• Here, we review recent work on acentrosomal spindle formation and chromosome alignment/separation during oocyte meiosis in different animal models. (nih.gov)
  • Haineman RZ, Hughes RD (1970) Reproduction, reproductive organs and meiosis in the bisexual non-parthenogenetic mite Caloglyphus mycophagus , with reference to oocyte degeneration in virgins. (springer.com)
  • We used the QA26 allele of passenger component incenp to investigate the role of the passenger complex in oocyte meiosis. (genetics.org)
  • After two PGD treatment cycles and two natural pregnancies, information was available on 12 meioses, none of which produced an oocyte with a single intact chromosome 22. (biomedcentral.com)
  • Although the absolute frequencies of diploidy were low, ranging from 0.03% in the control group to 0.22% in the highest dose group, the observed dose-response relationship was highly significant. (biomedsearch.com)
  • At the advent of favorable growing season, the zygospore nucleus undergoes meiosis to form meiospores which germinate to give rise to a new haploid plant. (botanystudies.com)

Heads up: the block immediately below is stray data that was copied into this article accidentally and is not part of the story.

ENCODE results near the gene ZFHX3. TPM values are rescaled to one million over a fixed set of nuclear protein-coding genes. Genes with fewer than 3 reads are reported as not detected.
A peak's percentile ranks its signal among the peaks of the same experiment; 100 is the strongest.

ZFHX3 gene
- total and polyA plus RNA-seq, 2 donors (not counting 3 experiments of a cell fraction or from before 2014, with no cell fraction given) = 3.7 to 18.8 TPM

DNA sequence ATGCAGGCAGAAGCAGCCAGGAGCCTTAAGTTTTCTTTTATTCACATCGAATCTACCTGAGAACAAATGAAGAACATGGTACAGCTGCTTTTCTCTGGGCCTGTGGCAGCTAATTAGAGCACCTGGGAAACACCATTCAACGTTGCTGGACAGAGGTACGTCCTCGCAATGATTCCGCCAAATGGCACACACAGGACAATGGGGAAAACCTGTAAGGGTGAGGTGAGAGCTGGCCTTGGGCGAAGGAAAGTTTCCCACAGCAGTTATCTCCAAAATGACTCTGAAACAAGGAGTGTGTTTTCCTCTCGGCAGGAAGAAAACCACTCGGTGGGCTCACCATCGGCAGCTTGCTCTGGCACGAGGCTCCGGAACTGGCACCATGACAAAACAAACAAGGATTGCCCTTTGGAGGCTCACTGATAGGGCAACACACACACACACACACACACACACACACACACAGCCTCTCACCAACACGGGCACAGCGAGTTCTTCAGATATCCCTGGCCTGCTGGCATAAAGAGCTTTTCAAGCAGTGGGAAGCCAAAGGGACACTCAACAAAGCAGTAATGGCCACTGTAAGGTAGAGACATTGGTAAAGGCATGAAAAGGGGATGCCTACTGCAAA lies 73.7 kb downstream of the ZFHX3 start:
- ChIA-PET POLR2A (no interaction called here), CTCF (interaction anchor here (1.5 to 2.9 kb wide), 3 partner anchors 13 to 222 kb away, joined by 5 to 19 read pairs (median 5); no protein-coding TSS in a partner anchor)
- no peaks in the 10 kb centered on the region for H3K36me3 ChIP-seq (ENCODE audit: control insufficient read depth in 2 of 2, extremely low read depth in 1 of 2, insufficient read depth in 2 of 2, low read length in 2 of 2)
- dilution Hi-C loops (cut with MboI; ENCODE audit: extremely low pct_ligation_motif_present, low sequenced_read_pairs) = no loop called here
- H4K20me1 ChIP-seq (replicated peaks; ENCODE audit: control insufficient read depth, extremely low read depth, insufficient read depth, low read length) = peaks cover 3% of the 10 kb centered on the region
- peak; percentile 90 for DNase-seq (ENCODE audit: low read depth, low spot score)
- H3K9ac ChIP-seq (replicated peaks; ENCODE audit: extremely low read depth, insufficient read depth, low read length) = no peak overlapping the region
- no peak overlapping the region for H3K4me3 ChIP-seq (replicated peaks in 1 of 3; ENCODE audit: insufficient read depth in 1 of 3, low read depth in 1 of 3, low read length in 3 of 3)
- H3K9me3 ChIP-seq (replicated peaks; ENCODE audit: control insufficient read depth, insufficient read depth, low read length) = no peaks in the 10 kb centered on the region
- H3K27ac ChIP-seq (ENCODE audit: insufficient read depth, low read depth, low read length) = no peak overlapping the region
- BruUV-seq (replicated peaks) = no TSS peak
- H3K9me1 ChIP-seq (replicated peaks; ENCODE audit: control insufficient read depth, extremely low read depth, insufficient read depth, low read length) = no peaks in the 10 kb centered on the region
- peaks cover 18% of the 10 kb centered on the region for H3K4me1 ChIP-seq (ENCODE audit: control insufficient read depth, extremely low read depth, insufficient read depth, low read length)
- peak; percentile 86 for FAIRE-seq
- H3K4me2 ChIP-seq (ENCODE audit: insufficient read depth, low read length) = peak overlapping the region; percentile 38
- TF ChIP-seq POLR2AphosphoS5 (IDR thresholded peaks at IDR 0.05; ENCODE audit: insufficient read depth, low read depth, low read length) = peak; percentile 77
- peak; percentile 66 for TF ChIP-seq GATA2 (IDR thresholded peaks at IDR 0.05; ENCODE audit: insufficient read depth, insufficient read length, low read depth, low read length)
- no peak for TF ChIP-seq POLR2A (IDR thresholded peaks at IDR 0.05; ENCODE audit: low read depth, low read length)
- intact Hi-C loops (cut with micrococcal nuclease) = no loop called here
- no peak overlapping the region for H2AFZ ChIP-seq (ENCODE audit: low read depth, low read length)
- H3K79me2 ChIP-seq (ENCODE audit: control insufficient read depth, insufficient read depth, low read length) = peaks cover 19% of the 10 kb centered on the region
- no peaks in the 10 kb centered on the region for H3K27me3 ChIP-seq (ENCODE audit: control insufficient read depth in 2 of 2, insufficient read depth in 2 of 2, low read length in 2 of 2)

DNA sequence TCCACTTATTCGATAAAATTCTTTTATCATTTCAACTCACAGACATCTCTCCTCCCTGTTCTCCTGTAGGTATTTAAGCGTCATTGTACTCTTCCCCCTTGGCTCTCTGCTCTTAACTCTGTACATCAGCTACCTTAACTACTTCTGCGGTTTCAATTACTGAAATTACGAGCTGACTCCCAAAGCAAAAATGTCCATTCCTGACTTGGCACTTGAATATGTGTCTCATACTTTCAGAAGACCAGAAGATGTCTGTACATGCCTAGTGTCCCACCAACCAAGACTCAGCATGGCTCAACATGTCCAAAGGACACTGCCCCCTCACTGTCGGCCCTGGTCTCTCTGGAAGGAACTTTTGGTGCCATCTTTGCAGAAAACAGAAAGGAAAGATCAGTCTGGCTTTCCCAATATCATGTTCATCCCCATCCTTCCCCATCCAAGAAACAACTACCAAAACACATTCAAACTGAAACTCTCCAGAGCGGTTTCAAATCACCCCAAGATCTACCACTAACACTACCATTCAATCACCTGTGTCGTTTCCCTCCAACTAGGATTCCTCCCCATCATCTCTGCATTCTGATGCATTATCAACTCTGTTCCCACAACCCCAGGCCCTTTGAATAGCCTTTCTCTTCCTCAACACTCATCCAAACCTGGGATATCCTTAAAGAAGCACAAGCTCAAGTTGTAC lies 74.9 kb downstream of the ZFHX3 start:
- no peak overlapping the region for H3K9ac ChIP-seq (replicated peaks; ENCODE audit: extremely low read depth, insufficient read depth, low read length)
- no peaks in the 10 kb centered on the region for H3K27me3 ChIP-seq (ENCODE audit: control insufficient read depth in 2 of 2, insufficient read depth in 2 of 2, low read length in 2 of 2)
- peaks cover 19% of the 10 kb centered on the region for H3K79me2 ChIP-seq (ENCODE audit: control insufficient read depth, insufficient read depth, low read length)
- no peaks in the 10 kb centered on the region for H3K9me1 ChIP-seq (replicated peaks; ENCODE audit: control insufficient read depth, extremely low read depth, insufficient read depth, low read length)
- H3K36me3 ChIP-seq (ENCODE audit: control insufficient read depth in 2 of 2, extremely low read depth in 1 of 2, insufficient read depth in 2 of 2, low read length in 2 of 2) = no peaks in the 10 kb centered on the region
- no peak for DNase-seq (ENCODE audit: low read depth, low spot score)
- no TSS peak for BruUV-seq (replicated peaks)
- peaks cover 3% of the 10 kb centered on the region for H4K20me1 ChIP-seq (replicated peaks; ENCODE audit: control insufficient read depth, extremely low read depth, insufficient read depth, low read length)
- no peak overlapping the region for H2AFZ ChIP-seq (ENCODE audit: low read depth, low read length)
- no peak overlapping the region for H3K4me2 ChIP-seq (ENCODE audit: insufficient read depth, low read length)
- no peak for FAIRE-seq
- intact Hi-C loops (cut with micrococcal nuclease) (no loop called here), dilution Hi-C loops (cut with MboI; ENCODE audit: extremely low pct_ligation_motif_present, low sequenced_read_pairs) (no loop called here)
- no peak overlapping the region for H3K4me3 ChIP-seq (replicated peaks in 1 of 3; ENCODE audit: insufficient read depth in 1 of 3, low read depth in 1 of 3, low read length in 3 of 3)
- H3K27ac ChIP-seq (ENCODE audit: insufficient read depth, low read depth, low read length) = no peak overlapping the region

• Gametes are formed by the process of meiosis in which, after a single round of replication, two successive cell divisions reduce the ploidy of the genome. (nih.gov)
  • You can also try reading en.wikipedia.org/wiki/Ploidy , but I admit the language will be hard for somebody who is not a native speaker of English and does not know much biology. (stackexchange.com)
  • In all cases reproduction consists of a basic pattern: the conversion by a parent organism of raw materials from the environment into offspring-or into cells that develop into offspring (see meiosis meiosis , process of nuclear division in a living cell by which the number of chromosomes is reduced to half the original number. (thefreedictionary.com)
  • In the first stage of sexual reproduction, "meiosis", the number of chromosomes is reduced from a diploid number (2n) to a haploid number (n). (wikipedia.org)
  • Finally, we review the evidence that much of the molecular machinery required for the initial forms of homolog pairing probably existed in proto-eukaryote unicellular forms prior to the evolution of meiosis and therefore could have been readily "recruited" for the new role. (genetics.org)
  • We combine genetic and biochemical approaches with high-resolution microscopy and cytological techniques to gain a more informed view of how molecular events during meiosis govern and are governed by higher-order chromosome behavior. (ucsc.edu)